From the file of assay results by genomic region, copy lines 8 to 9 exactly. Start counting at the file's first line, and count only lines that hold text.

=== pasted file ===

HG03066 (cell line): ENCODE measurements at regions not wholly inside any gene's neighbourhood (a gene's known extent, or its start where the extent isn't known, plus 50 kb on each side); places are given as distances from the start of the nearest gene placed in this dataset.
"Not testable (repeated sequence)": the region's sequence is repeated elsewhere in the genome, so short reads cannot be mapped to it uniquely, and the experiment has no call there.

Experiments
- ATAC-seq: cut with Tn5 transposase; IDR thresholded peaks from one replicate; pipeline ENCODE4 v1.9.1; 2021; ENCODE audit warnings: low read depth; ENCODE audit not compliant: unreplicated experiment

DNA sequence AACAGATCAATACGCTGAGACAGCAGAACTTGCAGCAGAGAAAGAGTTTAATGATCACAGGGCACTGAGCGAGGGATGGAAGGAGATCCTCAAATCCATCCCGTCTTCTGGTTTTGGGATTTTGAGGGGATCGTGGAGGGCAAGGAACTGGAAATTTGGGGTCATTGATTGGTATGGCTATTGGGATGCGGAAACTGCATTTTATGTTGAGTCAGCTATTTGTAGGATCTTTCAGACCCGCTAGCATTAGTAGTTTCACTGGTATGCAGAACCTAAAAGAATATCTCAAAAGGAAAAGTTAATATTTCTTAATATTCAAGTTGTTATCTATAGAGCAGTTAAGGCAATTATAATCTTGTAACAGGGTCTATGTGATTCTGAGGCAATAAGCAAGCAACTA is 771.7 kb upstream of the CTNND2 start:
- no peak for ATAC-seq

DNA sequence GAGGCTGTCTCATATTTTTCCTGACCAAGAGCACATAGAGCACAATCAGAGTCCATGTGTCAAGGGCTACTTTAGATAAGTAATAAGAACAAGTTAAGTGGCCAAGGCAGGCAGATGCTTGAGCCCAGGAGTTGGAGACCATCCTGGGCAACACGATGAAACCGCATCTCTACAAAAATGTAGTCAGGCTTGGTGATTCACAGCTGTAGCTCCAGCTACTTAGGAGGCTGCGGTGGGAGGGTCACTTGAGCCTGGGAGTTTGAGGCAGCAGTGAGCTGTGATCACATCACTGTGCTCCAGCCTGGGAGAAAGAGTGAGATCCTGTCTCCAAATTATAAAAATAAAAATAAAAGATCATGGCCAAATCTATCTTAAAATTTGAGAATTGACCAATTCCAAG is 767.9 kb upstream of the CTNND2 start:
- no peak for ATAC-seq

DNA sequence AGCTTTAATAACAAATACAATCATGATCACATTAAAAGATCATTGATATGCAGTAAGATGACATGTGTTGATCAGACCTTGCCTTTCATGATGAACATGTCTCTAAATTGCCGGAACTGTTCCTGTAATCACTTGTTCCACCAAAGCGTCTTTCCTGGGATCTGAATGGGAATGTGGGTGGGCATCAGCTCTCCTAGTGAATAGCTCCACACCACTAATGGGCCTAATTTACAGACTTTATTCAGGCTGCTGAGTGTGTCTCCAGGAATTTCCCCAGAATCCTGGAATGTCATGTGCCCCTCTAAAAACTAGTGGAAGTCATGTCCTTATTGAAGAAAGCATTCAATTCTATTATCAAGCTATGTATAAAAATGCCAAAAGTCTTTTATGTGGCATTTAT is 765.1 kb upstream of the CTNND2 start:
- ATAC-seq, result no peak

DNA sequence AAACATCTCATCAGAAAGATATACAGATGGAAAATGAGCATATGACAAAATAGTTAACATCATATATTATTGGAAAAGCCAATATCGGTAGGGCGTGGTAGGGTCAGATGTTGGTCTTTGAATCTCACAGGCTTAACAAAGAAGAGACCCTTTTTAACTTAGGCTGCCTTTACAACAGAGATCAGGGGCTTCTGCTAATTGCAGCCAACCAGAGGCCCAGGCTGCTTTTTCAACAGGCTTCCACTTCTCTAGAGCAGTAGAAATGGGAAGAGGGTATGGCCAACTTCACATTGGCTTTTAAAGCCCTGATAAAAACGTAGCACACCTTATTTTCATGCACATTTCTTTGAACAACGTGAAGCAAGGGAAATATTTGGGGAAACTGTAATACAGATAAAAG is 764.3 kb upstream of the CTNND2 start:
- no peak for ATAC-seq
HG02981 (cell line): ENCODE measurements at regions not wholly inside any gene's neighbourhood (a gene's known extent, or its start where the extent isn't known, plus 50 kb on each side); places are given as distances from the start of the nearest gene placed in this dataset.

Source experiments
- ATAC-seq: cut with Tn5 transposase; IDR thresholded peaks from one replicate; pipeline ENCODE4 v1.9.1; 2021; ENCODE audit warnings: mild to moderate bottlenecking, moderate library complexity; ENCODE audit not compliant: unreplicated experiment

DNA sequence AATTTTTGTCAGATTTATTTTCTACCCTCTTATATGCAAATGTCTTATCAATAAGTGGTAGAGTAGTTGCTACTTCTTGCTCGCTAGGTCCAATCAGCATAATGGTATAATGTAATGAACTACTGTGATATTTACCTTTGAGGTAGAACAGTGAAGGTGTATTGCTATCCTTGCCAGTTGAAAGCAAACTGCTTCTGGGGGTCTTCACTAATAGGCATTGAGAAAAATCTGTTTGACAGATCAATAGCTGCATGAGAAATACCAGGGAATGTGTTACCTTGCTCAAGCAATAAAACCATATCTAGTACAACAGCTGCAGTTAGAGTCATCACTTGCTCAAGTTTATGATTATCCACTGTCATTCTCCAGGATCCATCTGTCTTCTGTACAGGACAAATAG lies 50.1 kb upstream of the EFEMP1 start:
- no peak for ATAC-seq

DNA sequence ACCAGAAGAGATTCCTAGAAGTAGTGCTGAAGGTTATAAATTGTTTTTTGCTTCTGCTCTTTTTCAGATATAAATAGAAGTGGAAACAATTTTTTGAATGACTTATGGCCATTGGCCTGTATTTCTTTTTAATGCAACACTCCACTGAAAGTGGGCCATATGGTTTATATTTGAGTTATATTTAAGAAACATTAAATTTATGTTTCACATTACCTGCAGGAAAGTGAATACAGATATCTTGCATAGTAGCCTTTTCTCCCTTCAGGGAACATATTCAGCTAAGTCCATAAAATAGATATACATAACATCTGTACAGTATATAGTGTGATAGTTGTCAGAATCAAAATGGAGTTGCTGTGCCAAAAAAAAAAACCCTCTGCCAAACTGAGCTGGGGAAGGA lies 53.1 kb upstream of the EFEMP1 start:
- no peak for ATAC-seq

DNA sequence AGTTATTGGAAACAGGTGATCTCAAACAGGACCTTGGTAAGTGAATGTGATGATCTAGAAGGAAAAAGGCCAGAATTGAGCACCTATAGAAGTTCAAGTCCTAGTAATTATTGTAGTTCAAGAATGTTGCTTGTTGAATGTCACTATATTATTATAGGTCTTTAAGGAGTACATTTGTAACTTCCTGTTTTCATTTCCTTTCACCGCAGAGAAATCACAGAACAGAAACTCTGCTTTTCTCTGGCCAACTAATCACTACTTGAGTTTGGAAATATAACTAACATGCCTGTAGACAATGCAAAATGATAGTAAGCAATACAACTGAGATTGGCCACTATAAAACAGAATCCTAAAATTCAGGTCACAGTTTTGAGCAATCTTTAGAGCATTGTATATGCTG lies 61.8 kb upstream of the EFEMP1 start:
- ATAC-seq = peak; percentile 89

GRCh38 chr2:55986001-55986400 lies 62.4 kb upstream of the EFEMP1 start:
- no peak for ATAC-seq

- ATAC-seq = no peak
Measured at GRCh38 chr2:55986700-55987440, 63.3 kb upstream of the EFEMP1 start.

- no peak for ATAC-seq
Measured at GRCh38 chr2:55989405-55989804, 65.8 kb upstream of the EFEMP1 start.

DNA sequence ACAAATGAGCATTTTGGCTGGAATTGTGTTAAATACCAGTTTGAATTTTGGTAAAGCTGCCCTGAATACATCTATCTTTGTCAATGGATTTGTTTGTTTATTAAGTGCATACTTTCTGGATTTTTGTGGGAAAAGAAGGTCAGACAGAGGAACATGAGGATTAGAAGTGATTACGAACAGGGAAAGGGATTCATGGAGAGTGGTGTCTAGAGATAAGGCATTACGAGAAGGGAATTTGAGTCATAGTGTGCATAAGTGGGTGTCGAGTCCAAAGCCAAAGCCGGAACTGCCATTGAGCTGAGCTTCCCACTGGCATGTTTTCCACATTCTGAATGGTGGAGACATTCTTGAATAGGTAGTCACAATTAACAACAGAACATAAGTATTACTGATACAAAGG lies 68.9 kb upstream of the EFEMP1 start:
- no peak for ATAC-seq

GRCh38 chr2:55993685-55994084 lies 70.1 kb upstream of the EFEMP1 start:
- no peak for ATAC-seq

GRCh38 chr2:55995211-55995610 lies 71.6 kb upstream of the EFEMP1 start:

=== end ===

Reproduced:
- no peak for ATAC-seq

DNA sequence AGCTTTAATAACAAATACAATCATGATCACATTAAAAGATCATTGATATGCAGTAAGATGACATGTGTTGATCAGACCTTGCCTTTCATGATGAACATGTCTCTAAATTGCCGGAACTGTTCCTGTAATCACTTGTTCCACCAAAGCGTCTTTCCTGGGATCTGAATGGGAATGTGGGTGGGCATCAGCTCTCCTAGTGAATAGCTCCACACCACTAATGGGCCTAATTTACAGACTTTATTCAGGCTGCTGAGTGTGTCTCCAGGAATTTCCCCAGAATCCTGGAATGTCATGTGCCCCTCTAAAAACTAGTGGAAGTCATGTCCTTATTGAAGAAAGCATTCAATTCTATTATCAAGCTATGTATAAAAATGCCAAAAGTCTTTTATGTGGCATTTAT is 765.1 kb upstream of the CTNND2 start: